Originally Posted by Robert Harris
As I've said, I trust the people who created this, and I would give them their due, before questioning their technical motives.
Mr. Harris: I do NOT presume to question the motives of anyone connected with this release. I don't know enough about the subject to feel I would have the right to do that. I am asking these questions because of a lack of understanding on my part about the process and the hope to be enlightened.
Let's use your scenario of the audio issues with the Vertigo restoration as an example. You say the problems with the Vertigo audio were exacerbated by the digital realm. It was too "perfect" a representation of what existed and did too good a job exposing it's flaws.
This is where my own sense of logic (which has many times been called into question /img/vbsmilies/htf/smile.gif ) doesn't follow. If the digital representation of the Vertigo audio was "too accurate" for the release because it emphasized the audio's problems, why would a compressed version serve it any better?
You speak of a "smoothing" and of "hiding" the problems. One could argue you might achieve the same thing with smaller speakers or a less-powerful amplifier...or simply turning the volume down.
I have yet to hear of a home video release that anyone has characterized as "being better on DVD than Blu-ray" because the picture quality of the video elements aren't really all that good.
If there was a classic film that couldn't undergo major restorative work (for whatever reason) but was going to be released to the home audience next month, would we think it would be best to release it on DVD only because the higher resolution of Blu-ray will only serve to emphasize the film's blemishes? If the answer to that is "yes," then I think I can understand your point. But if it would be said that the Blu-ray release would still be preferred to give us the best look at this hypothetical classic whose original elements are beyond repair, I would think the same would hold true for the audio to The African Queen...or any other film for that matter.
Originally Posted by Johnny Angell
As I wrote earlier "Absolute fidelity to something created 60 years ago, fidelity that may surpass what theatrical audiences had available to them, may not always be a good idea."
You are browsing the web with a pc more powerful than the one that took the astronauts to the moon. The sound system in your car is better than what most people had in there homes only a few years ago. So has the capability home theater systems increased to replicate, not the theatrical experience, but to replicate with high fidelity what is on that blu-ray disc.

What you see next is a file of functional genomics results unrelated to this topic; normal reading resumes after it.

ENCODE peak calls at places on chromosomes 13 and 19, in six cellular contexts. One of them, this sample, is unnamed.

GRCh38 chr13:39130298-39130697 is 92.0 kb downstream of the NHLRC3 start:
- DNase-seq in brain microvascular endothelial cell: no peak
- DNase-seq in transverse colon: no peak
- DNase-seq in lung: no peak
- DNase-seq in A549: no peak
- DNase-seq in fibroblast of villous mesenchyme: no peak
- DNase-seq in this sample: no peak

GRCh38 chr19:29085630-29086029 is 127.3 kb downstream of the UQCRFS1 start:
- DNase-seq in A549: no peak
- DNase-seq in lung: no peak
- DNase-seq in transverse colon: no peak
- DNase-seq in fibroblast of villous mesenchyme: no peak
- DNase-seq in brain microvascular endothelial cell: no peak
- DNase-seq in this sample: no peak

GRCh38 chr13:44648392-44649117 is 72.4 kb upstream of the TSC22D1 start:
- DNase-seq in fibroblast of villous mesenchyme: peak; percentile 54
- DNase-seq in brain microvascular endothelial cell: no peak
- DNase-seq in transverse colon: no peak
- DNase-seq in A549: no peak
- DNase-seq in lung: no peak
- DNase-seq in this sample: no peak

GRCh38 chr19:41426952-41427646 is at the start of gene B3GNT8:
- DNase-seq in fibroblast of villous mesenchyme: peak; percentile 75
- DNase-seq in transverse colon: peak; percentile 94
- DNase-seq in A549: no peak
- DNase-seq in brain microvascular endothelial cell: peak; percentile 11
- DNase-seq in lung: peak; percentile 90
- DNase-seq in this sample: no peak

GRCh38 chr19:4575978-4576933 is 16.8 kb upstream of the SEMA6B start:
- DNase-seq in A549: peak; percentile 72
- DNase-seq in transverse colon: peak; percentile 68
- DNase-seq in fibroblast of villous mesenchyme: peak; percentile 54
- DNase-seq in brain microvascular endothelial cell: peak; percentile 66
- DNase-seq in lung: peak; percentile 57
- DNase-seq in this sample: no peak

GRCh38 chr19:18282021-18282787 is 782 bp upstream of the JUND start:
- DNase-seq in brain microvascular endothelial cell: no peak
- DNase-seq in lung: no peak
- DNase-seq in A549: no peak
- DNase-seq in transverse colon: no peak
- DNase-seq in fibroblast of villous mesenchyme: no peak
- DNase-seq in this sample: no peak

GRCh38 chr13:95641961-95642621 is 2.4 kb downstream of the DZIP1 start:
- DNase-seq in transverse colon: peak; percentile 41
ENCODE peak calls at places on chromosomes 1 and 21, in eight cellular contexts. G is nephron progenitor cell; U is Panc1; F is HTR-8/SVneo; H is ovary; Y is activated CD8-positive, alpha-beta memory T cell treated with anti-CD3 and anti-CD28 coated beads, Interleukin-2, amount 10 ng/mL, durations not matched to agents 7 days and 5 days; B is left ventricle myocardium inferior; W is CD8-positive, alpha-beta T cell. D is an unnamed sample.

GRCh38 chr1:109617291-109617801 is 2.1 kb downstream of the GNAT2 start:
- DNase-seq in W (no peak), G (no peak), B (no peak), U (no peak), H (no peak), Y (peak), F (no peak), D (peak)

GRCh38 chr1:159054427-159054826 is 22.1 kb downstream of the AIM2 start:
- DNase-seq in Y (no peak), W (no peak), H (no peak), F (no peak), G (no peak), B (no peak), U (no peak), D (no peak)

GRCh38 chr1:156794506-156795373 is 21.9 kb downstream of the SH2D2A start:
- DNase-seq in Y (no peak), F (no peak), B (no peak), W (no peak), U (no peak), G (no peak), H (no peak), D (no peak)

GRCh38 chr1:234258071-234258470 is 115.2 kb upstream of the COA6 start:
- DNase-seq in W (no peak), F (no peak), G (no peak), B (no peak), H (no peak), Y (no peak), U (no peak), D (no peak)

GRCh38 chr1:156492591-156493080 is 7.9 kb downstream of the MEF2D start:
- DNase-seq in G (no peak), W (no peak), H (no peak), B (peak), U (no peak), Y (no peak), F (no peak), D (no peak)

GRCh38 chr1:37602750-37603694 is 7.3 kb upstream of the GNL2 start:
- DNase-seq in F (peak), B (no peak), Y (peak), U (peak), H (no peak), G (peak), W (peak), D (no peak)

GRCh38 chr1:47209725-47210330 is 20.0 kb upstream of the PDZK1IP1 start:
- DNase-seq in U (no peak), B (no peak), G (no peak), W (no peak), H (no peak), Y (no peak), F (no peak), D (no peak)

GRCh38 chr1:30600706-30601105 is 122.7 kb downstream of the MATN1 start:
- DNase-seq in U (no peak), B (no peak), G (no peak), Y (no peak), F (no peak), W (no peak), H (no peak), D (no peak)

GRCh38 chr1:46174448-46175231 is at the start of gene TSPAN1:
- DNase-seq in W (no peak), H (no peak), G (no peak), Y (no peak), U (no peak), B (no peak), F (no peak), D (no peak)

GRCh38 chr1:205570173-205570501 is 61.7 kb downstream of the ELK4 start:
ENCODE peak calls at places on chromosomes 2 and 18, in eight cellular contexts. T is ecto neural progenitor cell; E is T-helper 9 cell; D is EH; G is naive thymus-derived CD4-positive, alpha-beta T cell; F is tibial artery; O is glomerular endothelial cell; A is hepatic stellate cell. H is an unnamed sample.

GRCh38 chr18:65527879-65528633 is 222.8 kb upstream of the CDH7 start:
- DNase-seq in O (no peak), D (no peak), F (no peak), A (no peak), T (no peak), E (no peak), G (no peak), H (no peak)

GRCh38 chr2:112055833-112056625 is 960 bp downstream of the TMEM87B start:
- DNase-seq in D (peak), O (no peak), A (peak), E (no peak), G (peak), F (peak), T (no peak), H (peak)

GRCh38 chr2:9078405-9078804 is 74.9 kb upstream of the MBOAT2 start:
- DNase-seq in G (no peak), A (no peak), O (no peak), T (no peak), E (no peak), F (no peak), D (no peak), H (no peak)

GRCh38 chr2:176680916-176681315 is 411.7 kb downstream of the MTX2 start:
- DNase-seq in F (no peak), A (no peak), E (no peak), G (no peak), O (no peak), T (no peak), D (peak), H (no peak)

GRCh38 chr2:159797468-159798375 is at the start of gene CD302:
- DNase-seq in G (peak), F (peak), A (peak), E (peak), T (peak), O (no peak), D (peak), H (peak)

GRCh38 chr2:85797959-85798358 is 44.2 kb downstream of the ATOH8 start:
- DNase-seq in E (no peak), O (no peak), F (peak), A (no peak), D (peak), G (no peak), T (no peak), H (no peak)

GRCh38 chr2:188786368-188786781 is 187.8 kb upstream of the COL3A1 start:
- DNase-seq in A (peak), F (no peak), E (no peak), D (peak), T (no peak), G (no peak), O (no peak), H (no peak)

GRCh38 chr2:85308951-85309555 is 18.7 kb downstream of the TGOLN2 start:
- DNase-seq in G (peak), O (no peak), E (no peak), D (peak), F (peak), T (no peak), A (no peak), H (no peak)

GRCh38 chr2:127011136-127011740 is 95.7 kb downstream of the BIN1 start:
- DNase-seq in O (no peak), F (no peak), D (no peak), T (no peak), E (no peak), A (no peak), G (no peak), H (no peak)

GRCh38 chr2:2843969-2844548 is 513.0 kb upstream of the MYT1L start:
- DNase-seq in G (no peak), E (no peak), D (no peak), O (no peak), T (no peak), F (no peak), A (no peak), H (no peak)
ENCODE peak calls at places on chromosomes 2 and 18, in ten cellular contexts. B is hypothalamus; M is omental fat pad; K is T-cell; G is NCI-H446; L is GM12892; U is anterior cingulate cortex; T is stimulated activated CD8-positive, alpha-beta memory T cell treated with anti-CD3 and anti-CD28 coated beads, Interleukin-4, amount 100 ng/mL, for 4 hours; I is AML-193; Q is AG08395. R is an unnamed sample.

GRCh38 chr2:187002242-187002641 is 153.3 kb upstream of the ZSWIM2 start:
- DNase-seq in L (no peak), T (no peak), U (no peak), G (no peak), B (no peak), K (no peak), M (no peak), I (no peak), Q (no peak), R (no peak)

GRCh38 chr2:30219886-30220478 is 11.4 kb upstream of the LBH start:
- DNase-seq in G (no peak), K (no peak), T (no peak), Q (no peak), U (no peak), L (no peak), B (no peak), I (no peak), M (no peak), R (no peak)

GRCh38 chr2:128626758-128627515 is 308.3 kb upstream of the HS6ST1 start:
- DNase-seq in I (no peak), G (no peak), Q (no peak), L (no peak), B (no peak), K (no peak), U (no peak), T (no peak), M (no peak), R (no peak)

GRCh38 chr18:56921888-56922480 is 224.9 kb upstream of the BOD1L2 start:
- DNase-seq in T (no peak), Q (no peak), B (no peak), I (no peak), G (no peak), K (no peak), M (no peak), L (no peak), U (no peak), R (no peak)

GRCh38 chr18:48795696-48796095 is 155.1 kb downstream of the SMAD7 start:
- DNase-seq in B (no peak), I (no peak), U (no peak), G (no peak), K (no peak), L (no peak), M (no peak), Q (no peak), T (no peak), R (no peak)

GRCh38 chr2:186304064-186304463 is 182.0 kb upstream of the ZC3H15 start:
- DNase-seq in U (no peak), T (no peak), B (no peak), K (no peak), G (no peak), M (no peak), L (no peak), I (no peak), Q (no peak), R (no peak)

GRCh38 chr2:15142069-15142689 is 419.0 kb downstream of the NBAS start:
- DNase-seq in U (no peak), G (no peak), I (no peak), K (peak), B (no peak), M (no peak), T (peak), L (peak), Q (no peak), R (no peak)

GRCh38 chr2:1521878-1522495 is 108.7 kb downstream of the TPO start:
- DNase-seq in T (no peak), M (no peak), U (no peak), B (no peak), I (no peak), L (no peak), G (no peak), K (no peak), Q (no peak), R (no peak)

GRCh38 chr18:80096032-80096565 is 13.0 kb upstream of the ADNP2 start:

Your home theater system can more nearly duplicate how a 60 year-old movie was recorded both audio and video. Better than what audiences saw and heard in the theaters. Better than the artists who created the movie intended. Sitting there in the studio, I can imagine them listening to the sound track and thinking, "thank goodness the audience won't get to hear everything we just heard."
I don't know for a fact that I'm right, but this seems reasonable.
Point #1, Johnny. You've never seen/heard my minivan's stereo system! /img/vbsmilies/htf/laugh.gif It ain't so great...
Point #2: I definitely understand your point about the improvements in audio now from when early films were made. But those improved delivery systems don't have to mean we should "dumb down" the technological improvements we currently have available to us in order to experience the film. First, I would think any inconsistencies in the audio could be improved my modern digital processing if things were that bad. Secondly, I keep getting hung up on the fact that even if the audio elements aren't perfect, presenting them compressed isn't going to make things better than reproducing them as accurately as possible.
Let me try this scenario to explain my confusion on this. I know how sensitive HTFers are to excessive DNR in the video presentation of films for the home. I could almost imagine the disc producers using that same kind of argument as they pump the DNR level--that they might think a particular film on which they were working had a certain look to it that they, as disc producer, could improve through compression or the use of some other altering device. That this would be a good thing--when DNR is generally considered an unnecessary and, in fact, damaging technique. I would think the unnecessary (and especially intentional) compression of audio would be considered a similarly flawed idea.
Do you really want Playboy to stop using all those gauzy filters for the centerfold?/img/vbsmilies/htf/smiley_wink.gif">
Faulty analogy, Johnny. I'm not talking about changing the artist's conception...but just in how that work is received in the home. Certainly I would want my Playboy magazine to continue to be professionally printed in the best manner possible. I certainly wouldn't want the publishers to decide to use lower resolution photos to try and hide the fact that the originals may not be up to snuff.